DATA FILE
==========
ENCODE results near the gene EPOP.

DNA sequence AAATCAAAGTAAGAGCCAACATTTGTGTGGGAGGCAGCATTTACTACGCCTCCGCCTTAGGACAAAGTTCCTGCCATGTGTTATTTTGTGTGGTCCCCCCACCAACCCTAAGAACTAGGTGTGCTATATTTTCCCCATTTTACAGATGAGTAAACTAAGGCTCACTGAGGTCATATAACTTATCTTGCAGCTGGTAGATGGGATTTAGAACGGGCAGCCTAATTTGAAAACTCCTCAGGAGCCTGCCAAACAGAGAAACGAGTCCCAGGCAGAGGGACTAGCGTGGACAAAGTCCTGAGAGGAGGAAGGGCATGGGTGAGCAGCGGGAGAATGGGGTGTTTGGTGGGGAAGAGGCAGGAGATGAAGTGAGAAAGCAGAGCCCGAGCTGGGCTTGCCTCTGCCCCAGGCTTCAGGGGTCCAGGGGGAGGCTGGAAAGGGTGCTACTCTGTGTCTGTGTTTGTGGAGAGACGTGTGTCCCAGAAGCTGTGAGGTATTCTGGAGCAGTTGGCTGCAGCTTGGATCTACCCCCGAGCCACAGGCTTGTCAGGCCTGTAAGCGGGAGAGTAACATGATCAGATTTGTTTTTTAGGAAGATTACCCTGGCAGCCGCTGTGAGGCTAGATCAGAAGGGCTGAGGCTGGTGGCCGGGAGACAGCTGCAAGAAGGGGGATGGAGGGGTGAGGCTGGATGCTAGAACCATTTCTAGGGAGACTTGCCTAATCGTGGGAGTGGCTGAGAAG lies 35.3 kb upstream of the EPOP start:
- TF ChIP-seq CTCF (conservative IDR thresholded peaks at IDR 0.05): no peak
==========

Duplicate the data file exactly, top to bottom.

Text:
ENCODE results near the gene EPOP.

DNA sequence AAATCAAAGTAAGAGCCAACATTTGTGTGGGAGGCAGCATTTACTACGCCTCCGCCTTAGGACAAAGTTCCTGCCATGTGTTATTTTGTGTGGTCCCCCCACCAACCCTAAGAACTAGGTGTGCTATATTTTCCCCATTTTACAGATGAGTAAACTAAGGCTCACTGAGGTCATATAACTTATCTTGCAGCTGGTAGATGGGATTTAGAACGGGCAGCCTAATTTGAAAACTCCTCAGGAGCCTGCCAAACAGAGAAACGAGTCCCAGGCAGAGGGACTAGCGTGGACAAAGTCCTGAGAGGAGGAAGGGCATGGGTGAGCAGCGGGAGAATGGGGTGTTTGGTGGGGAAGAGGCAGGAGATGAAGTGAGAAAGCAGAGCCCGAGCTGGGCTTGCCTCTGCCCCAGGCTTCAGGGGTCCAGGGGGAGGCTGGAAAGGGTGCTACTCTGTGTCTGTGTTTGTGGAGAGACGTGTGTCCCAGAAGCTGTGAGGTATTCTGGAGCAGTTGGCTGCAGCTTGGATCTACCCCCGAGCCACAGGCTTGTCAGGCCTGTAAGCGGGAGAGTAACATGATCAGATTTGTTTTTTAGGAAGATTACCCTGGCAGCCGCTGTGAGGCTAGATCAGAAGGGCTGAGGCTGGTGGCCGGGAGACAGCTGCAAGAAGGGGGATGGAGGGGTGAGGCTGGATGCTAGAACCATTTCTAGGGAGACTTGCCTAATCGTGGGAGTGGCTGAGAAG lies 35.3 kb upstream of the EPOP start:
- TF ChIP-seq CTCF (conservative IDR thresholded peaks at IDR 0.05): no peak